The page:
The mast is a cylindrical metal shaft that extends upwards from the transmission. At the top of the mast is the attachment point for the rotor blades called the hub. The rotor blades are attached to the hub. 






Anti-torque features





Most helicopters have a single main rotor, but torque created as the engine turns the rotor causes the body of the helicopter to turn in the opposite direction to the rotor. To eliminate this effect, some sort of anti-torque control must be used.
The design that Igor Sikorsky settled on for his VS-300 was a smaller tail rotor. The tail rotor pushes or pulls against the tail to counter the torque effect, and this has become the most common configuration for helicopter design.

Some helicopters use other anti-torque controls instead of the tail rotor, such as the ducted fan.





The use of two or more horizontal rotors turning in opposite directions is another configuration used to counteract the effects of torque on the aircraft without relying on an anti-torque tail rotor. This allows the power normally required to drive the tail rotor to be applied to the main rotors, increasing the aircraft's lifting capacity. 


There are several common configurations that use the counter-rotating effect to benefit the rotorcraft:
  • Tandem rotors are two counter-rotating rotors with one mounted behind the other.
  • Coaxial rotors are two counter-rotating rotors mounted one above the other with the same axis.
  • Intermeshing rotors are two counter-rotating rotors mounted close to each other at a sufficient angle to let the rotors intermesh over the top of the aircraft without colliding.
  • Quadcopters have four rotors often with parallel axes (sometimes rotating in the same direction with tilted axes) which are commonly used on model aircraft.

Source: WIkipedia and Youtube

Sunday, June 12, 2016

Helicopters : 1 of n

A helicopter is a type of rotorcraft in which lift and thrust are supplied by rotors. This allows the helicopter to take off and land vertically, to hover, and to fly forward, backward, and laterally. These attributes allow helicopters to be used in congested or isolated areas where fixed-wing aircraft and many forms of VTOL (vertical takeoff and landing) aircraft cannot perform.

The word helicopter is adapted from the French language hélicoptère, coined by Gustave Ponton d'Amécourt in 1861, which originates from the Greek helix "helix, spiral, whirl, convolution "wing". English-language nicknames for helicopter include "chopper", "copter", "helo", "heli", and "whirlybird".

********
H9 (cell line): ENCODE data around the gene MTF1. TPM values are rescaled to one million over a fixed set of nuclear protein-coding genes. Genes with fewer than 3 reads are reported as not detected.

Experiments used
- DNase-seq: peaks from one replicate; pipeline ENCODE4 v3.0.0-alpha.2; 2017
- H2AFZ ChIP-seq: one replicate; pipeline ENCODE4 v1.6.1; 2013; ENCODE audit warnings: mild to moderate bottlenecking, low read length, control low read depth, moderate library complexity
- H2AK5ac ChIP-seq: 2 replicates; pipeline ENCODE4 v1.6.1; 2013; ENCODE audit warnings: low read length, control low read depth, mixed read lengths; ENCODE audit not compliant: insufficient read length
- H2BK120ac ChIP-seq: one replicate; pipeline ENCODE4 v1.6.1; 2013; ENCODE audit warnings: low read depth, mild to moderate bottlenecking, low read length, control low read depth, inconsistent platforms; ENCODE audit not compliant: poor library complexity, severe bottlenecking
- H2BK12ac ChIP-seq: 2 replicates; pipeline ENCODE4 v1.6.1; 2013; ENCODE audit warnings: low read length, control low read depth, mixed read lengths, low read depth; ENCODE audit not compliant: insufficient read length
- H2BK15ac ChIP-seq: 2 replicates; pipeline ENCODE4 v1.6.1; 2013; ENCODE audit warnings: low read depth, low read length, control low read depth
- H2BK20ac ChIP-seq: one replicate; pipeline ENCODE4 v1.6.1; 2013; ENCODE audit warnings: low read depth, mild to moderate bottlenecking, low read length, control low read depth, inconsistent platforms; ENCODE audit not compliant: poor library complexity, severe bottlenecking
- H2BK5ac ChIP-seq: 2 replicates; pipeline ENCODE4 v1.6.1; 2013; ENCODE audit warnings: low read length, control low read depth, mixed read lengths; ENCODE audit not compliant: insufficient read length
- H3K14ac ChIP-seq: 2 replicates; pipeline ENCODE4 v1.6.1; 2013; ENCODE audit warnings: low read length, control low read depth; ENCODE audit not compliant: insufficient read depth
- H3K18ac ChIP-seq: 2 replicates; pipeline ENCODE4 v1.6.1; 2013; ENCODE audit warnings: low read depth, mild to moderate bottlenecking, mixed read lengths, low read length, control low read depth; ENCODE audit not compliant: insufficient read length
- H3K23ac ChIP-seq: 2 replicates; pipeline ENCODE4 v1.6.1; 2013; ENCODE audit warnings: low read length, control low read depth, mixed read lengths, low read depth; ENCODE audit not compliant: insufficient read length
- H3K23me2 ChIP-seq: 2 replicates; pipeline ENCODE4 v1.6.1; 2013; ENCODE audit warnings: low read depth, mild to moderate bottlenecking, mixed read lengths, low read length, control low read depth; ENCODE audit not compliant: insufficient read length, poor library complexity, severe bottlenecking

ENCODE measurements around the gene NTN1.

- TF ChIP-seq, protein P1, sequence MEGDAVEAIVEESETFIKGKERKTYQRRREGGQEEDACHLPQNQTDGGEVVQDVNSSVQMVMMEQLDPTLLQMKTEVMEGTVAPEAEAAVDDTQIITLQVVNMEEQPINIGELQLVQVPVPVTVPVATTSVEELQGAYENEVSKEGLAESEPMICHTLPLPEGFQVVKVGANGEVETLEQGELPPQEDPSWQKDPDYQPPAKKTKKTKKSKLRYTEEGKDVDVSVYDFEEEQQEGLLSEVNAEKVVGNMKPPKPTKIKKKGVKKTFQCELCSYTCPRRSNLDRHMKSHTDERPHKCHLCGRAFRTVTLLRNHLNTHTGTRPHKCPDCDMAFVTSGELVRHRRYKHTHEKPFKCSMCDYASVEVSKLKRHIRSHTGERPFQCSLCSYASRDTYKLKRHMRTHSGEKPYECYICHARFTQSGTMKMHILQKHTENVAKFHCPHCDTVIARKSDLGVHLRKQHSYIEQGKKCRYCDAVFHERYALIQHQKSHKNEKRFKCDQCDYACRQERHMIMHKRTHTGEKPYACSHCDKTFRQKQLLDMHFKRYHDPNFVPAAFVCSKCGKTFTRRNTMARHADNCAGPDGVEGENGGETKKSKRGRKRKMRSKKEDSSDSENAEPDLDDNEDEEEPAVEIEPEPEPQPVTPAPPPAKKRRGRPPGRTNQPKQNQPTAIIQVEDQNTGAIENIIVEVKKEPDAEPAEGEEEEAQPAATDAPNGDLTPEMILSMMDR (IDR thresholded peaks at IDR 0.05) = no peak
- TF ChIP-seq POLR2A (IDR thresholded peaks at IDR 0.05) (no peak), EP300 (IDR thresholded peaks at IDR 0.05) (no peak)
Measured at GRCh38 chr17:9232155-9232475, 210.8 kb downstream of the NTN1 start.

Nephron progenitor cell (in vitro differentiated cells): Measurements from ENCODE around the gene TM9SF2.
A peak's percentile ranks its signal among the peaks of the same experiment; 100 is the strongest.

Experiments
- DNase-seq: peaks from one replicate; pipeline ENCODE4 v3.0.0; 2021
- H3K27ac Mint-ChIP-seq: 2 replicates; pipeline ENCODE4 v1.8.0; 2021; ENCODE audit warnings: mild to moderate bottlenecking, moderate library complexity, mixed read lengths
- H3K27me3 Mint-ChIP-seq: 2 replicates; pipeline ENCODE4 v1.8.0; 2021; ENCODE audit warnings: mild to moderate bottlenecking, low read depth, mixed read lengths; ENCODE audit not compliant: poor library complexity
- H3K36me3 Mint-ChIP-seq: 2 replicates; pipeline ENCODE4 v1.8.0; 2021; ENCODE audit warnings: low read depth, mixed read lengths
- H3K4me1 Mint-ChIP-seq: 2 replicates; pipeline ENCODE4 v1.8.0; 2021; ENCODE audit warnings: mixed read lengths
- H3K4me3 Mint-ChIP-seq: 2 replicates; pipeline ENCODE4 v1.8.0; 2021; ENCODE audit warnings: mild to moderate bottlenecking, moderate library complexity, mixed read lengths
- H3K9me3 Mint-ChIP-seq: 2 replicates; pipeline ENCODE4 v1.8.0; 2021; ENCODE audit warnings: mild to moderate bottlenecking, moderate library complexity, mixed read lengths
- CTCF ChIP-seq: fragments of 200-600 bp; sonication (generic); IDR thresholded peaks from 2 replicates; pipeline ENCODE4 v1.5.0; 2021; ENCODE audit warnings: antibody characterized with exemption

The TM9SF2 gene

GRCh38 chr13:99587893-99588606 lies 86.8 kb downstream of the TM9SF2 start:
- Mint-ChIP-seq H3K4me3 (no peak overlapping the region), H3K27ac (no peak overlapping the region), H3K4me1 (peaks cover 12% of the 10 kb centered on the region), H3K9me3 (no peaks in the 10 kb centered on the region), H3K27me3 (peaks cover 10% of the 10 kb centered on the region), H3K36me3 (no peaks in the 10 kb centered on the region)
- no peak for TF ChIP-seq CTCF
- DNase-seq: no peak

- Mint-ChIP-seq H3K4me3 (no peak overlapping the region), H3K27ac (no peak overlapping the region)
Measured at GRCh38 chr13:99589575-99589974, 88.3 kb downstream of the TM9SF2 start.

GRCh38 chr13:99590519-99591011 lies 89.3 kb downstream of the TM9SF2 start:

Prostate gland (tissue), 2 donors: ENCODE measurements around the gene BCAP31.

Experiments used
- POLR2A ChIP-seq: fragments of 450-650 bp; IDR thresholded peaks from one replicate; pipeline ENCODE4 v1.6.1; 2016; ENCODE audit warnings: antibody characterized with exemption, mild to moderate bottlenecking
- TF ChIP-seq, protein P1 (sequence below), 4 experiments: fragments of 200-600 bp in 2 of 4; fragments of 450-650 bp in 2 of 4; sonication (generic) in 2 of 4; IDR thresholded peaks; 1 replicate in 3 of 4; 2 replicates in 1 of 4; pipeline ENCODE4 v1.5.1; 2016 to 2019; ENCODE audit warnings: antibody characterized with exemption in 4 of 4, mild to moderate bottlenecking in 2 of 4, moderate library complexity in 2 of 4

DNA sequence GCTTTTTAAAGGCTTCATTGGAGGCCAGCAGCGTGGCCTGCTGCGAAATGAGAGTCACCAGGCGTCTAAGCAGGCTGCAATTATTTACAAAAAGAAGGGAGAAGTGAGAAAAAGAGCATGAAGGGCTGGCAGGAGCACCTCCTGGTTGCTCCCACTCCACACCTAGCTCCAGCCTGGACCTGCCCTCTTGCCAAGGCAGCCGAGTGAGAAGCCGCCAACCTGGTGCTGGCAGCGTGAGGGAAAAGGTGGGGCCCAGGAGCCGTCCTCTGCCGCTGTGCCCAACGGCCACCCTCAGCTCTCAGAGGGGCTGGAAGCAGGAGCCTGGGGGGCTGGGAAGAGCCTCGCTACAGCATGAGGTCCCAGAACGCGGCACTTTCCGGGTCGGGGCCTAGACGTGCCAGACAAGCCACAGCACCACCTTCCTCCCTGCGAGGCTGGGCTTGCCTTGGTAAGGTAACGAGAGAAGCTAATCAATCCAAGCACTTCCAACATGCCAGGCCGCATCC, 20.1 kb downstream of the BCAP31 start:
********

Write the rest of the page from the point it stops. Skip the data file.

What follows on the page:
Helicopters were developed and built during the first half-century of 
flight, with the Focke-Wulf Fw 61 being the first operational helicopter in 1936. 


Some helicopters reached limited production, but it was not until 1942 that a helicopter designed by Igor Sikorsky reached full-scale production, with 131 aircraft built. Though most earlier designs used more than one main rotor, it is the single main rotor with anti-torque tail rotor configuration that has become the most common helicopter configuration. 

Tandem rotor helicopters are also in widespread use due to their greater payload capacity. Coaxial helicopters, tiltrotor aircraft, and compound helicopters are all flying today. Quadcopter helicopters pioneered as early as 1907 in France, and other types of multicopter have been developed for specialized applications such as unmanned drones.

Sunday, June 5, 2016

Snippet: Rocket Engines (10 on n)

Mechanical issues

Rocket combustion chambers are normally operated at fairly high pressure, typically 10-200 bar (1 to 20 MPa, 150-3000 psi). 

When operated within significant atmospheric pressure, higher combustion chamber pressures give better performance by permitting a larger and more efficient nozzle to be fitted without it being grossly over expanded.

However, these high pressures cause the outermost part of the chamber to be under very large hoop stresses – rocket engines are pressure vessels.

Worse, due to the high temperatures created in rocket engines the materials used tend to have a significantly lowered working tensile strength.

In addition, significant temperature gradients are set up in the walls of the chamber and nozzle, these cause differential expansion of the inner liner that create internal stresses.


Acoustic issues

The extreme vibration and acoustic environment inside a rocket motor commonly result in peak stresses well above mean values, especially in the presence of organ pipe-like resonances and gas turbulence.



Source: Wikipedia